“It’s not like your father’s gun,” he said. “It is your father’s gun, Teresita Fuego. And now you must learn from it. Because you have refused to let me teach you.”
The guard pulled the trigger. In that last moment, Bess burned the girl’s unspoken words into her mind, swearing that she would honor them to her own dying breath as the blast from her father’s .38 snub nose filled the courtyard.
The following night, Bess sat on the edge of her bed next to the nightstand, staring at the pall of yellow light washing over her feet. She was no longer wearing her nightgown. Instead, she was clad in a sheer black negligee with pink ribbon sewn around the cuffs, neckline and short skirt cut just above her knees.
The only coherent thought that came from her clouded mind was that she was still in shock. Her universe had shrunk to the confines of her room and trying to think of anything beyond its four cement-encased walls was exhausting. Any time she tried, it felt like she was pushing against something infinitely opaque and immovable, just like those walls. Her mind had stopped. And she didn’t feel much like trying to get it started again.
She didn’t look up when she heard the door open. Nothing that came through the door could be any worse than what she had endured the day before. It was either something that no longer mattered or something that would kill her, which wasn’t the unwelcome thought it had once been.
Jefe sat down on the bed next to her and placed his hand on her shoulder. A day ago, her skin would have crawled. Now, she just felt the dead weight of skin and bone perched on her shoulder, totally devoid of meaning.
He let out a sigh before he started talking. “You’ve been through a lot, Teresita Fuego.”
His hand didn’t move, bearing down on her like a dead thing. She looked at his shoes, which shone back at her with her own dull reflection.
“You can’t understand this now,” he continued, “but I know how you feel at this moment. The world has lost all meaning to you. And you think it has forgotten about you. Perhaps, you think that it never knew you were alive in the first place.”
She turned slowly to look at him. It was as if he had reached into her soul and plucked out the only truth she had left so he could turn it slowly in the light as he showed it to her.
He arched a sad brow and said, “I know.”
There was no wisdom in what he said, no kindred spirit reaching out to her. His words reflected a simple reality that rolled past her like a lone wave to fade back into an endless sea.
“You have a purpose now,” he said. She leaned away as he squeezed her shoulder. “You were brought here to soothe the hunger of depraved men so they might not go mad in the world. It’s not as meaningless as you might think.”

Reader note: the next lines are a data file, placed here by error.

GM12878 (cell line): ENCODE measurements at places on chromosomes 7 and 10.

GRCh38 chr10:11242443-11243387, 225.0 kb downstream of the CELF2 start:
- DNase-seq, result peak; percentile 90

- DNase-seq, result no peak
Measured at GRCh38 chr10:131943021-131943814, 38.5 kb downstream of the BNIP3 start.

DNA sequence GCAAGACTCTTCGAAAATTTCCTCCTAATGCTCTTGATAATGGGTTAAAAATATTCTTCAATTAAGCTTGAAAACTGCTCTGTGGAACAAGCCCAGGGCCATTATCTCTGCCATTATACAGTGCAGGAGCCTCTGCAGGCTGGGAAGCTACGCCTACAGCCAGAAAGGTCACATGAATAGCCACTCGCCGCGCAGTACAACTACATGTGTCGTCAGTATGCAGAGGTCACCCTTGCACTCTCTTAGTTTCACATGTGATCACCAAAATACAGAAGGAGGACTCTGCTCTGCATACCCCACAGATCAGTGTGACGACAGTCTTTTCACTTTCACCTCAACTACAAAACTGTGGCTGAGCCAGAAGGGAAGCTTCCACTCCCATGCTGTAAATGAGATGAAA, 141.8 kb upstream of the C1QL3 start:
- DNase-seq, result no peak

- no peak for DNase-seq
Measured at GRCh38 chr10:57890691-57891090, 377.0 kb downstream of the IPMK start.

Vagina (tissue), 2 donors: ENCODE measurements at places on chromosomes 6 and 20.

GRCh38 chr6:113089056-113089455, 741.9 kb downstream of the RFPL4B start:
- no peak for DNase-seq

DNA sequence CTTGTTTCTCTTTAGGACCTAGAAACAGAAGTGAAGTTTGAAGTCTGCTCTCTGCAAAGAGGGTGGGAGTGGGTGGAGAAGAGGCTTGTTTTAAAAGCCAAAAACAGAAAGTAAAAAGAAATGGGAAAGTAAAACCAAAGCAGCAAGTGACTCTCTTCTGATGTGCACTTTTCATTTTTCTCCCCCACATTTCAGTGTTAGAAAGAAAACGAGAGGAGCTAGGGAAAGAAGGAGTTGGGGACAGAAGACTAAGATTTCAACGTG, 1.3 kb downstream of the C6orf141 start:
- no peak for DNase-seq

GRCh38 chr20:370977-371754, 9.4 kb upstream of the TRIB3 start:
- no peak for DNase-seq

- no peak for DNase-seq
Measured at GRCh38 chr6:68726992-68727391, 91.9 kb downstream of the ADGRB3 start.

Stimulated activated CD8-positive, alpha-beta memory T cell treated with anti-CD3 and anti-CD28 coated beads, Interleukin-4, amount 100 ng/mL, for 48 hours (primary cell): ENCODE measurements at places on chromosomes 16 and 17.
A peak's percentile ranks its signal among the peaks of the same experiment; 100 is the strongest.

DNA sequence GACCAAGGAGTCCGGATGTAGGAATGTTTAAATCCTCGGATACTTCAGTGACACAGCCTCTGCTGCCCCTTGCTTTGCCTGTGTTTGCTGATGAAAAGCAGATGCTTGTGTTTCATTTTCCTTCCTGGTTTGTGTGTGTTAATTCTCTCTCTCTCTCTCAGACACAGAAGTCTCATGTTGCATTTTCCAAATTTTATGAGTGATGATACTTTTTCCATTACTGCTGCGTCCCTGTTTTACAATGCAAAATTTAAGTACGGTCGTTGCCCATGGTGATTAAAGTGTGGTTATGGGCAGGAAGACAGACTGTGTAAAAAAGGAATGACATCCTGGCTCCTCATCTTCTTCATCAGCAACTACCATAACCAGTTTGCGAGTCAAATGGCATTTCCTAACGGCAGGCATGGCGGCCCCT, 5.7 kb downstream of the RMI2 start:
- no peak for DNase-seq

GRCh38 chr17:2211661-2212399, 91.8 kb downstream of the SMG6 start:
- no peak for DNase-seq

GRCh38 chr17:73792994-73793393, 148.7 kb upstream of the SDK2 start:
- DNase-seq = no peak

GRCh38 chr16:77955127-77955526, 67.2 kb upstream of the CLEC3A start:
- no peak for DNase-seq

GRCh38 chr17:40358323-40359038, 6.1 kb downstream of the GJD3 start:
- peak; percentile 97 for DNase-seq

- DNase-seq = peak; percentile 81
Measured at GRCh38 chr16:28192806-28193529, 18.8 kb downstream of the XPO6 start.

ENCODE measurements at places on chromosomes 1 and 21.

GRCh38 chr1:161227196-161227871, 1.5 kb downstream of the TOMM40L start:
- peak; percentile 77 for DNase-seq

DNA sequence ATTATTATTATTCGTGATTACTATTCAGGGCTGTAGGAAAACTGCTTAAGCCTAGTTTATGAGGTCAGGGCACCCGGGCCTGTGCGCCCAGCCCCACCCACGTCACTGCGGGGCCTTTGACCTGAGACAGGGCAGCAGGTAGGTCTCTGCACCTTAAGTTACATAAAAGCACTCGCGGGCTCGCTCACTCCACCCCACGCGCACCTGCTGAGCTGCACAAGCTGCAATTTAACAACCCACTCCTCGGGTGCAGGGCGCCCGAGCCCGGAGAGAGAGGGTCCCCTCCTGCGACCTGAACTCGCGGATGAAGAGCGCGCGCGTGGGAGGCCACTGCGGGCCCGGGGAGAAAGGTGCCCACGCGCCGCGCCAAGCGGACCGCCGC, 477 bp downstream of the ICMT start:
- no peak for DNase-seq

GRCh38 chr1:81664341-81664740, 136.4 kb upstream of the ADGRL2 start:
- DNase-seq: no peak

Bess turned away, her eyes drooping at the insanity of his words, too tired to push them back. They infected her mind with a soothing sensibility that would have made her stomach turn just a day earlier. Now, they were words that would allow her to keep breathing.
“Why?” she asked, forgetting that she wasn’t supposed to ask questions. But his words seemed to invite one now.
Jefe nodded and let out a soft grunt. “No, I do not wish to rekindle your fire just yet. I can tell you there is an answer to that question, and maybe I will share it with you some day.”
He reached across her lap and opened the drawer to her nightstand. She glanced at the needle with its plastic cap and the vial full of liquid next to it. He picked up both and held them in the palm of his hand. She gazed at them without recoiling in fear. Oddly, there was something faintly soothing about seeing them now. They were reliable things, always there to take her into darkness where nothing could touch her. They could also paralyze her, but the memory of waking up in searing agony slid behind the ethereal blanket of darkness they had brought last time. Vaguely, she ached for it.
“These will always be here, Teresita Fuego. They are for you. They always have been.”
“What is it?” she asked.
“Something that can make all of this easier for you to endure.” He smiled at her and a glint flickered in his eyes. “Because of your fire, we had to give you more than you need to be comfortable. It doesn’t always have to be like that. You can take just a little and it will help you relax. It will make it easier for you to accept what is happening to you and do what you now know must be done. Do you understand?”
He nodded, his smile broadening. “Good. I knew you could learn.”
She stared at the syringe as he held it in his palm. “What now?” she asked.
“I can either give you some. A much smaller amount than you’ve had in the past. Or…” He opened the drawer further and reached towards the back, pulling out the strip of ribbon. “You can do it for yourself.”